BILLINGS, Mont. (AP) — Conservationists are appealing a federal judge's ruling that rejected attempts to force the government to protect a high-elevation pine tree whose nuts are a food source for threatened grizzly bears.
The Wildwest Institute and Alliance for the Wild Rockies filed the appeal with the 9th U.S. Circuit Court of Appeals. The groups sued after the government said in 2011 that protections for the whitebark pine tree were warranted, but precluded by other priorities.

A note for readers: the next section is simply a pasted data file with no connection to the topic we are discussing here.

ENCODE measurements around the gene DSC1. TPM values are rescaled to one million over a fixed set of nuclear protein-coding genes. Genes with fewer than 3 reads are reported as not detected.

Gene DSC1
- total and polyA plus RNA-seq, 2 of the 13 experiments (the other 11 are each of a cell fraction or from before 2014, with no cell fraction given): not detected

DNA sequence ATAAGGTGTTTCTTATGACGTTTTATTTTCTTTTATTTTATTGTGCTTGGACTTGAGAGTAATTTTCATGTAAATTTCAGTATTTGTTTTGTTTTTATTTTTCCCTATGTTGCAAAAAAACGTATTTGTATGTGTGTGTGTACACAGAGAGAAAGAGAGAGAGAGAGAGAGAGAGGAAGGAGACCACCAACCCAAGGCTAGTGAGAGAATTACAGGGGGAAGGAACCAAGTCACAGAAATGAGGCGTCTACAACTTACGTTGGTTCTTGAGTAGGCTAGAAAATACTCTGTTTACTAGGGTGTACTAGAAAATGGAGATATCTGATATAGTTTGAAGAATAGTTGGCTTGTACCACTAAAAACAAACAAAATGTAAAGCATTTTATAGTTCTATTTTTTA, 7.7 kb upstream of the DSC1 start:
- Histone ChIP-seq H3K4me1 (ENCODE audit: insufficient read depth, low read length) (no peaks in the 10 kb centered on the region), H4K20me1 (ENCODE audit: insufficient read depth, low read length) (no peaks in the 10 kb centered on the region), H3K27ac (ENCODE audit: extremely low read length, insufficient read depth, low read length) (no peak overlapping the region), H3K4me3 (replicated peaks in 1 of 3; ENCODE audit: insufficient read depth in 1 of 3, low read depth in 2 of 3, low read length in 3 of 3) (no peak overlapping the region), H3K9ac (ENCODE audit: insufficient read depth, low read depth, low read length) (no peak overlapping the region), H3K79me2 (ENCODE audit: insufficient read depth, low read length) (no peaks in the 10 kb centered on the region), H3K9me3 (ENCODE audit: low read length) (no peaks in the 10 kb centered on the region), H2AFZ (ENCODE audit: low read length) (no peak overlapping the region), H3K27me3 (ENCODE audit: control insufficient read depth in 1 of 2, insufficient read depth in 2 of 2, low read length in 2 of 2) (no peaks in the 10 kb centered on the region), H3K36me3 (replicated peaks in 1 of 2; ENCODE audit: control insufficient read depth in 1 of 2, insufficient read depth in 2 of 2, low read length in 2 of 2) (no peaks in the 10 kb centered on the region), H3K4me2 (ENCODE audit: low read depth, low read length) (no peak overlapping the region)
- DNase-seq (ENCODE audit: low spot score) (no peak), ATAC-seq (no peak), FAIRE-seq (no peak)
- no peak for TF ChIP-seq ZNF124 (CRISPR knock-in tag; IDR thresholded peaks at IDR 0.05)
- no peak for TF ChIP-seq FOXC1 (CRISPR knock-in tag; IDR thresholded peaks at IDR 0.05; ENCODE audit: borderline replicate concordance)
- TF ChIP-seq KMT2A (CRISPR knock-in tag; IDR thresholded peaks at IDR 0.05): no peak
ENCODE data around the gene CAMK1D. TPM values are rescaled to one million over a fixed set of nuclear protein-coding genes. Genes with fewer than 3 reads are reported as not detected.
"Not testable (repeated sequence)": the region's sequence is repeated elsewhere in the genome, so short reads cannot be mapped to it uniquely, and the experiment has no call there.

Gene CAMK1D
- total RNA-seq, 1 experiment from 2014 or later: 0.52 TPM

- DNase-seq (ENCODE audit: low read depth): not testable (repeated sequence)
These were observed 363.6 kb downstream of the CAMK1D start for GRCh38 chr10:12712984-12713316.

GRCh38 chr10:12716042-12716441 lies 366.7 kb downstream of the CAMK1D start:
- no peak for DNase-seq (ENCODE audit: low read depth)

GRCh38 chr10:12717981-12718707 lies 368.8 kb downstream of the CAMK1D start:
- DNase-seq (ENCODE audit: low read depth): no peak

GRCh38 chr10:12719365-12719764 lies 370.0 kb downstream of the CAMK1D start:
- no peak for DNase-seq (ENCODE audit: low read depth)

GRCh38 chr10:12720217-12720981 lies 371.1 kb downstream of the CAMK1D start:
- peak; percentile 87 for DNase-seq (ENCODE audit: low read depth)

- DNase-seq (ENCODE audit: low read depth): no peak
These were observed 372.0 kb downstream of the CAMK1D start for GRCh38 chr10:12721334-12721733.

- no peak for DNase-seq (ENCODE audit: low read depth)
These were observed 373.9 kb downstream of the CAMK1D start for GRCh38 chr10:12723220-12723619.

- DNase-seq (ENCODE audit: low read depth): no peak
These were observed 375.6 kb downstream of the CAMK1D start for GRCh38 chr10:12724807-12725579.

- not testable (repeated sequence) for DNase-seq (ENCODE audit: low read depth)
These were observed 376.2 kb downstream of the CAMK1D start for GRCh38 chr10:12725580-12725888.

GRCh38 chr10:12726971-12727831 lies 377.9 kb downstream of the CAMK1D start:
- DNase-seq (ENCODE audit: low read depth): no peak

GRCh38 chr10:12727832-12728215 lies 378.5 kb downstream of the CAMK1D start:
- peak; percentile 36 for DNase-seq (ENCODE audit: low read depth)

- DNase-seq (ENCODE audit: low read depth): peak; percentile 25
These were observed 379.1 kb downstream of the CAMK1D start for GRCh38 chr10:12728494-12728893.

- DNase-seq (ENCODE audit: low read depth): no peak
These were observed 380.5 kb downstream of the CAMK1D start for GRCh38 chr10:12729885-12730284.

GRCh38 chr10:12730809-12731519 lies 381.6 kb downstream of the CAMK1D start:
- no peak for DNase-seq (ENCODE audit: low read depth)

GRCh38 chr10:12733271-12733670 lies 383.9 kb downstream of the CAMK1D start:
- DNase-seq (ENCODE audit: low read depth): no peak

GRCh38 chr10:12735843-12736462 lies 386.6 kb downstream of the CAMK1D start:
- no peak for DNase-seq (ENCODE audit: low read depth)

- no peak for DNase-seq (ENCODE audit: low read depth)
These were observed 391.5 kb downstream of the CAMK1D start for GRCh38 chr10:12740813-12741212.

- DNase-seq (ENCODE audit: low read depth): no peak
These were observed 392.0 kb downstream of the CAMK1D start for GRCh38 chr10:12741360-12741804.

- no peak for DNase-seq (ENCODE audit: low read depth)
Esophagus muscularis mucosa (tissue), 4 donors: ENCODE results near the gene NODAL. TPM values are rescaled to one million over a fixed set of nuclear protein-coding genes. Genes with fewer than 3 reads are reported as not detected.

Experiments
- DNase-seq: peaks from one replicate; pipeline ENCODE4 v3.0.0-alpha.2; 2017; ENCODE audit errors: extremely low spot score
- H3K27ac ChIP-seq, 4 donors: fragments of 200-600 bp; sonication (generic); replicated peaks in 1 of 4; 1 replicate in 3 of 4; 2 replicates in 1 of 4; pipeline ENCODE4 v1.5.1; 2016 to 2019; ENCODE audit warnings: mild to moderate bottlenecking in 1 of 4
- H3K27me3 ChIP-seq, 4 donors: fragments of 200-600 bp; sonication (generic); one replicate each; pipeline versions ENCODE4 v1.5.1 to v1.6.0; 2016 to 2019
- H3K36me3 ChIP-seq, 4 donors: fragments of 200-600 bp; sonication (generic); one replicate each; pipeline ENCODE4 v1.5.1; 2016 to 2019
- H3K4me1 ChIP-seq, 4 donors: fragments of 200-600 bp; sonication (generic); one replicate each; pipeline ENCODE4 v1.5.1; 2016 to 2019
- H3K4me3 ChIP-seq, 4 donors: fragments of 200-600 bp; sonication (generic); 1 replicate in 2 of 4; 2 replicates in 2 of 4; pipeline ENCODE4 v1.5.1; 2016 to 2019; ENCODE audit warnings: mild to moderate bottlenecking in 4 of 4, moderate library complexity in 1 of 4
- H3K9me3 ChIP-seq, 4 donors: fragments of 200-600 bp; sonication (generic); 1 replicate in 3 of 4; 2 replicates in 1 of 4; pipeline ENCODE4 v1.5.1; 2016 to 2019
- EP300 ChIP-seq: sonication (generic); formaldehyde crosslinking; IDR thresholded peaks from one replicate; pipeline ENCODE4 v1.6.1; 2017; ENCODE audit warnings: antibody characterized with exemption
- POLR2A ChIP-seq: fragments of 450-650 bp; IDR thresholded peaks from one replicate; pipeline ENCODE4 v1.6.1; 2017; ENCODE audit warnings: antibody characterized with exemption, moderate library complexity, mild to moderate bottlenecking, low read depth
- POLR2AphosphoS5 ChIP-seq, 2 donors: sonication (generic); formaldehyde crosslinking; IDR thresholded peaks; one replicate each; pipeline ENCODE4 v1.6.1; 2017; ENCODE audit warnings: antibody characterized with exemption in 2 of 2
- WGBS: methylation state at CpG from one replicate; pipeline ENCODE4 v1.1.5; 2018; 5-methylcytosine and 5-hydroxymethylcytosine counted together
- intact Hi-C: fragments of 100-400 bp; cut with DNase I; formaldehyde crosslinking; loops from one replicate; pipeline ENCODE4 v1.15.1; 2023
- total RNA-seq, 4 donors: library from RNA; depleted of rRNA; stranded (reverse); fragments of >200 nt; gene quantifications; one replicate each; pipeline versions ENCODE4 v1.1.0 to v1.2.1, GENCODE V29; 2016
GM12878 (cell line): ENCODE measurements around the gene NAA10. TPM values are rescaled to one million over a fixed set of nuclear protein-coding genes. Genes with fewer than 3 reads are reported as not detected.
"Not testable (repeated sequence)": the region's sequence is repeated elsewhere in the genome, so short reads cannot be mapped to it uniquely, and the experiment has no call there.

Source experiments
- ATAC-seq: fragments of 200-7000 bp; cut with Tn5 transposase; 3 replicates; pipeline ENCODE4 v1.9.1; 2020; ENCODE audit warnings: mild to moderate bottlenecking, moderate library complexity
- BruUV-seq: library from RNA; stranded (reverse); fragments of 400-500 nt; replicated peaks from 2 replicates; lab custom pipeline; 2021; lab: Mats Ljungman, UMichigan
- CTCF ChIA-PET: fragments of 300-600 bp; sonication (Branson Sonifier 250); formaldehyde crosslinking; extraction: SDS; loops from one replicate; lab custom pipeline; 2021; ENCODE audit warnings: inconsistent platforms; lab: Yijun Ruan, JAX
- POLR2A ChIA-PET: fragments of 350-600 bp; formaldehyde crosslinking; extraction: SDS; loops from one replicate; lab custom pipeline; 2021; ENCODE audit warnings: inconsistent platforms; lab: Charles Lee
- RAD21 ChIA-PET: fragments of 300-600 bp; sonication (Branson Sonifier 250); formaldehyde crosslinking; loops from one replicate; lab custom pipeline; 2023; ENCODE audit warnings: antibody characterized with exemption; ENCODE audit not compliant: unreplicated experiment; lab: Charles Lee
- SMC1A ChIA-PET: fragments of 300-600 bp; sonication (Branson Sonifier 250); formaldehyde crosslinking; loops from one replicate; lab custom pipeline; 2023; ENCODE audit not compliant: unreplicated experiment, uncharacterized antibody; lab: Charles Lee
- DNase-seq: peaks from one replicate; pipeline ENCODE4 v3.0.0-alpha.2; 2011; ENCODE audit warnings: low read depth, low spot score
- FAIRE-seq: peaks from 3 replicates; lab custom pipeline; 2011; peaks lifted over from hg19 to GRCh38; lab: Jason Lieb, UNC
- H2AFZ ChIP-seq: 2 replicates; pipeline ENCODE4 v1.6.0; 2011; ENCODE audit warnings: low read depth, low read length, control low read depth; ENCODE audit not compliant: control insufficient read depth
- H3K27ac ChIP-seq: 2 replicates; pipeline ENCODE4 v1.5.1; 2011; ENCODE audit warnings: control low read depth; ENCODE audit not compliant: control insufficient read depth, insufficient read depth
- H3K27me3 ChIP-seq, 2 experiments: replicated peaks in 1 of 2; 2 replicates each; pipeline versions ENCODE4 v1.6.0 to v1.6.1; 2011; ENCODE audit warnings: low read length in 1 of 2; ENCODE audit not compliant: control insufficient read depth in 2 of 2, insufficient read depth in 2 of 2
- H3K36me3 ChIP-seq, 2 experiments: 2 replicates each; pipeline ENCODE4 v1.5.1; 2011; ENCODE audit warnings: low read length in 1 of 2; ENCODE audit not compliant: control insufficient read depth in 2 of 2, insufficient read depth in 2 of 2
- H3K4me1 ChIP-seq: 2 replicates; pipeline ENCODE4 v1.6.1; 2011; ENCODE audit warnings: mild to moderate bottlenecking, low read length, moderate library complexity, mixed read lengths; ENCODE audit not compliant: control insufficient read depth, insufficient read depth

U.S. District Judge Dana Christensen said in an April 25 ruling that the U.S. Fish and Wildlife Service designation leaves species such as the pine tree in limbo. But he said it's up to Congress to allocate money to pay for protections.
Whitebark pine are found in Montana, Wyoming, Idaho, California, Oregon, Washington and western Canada.
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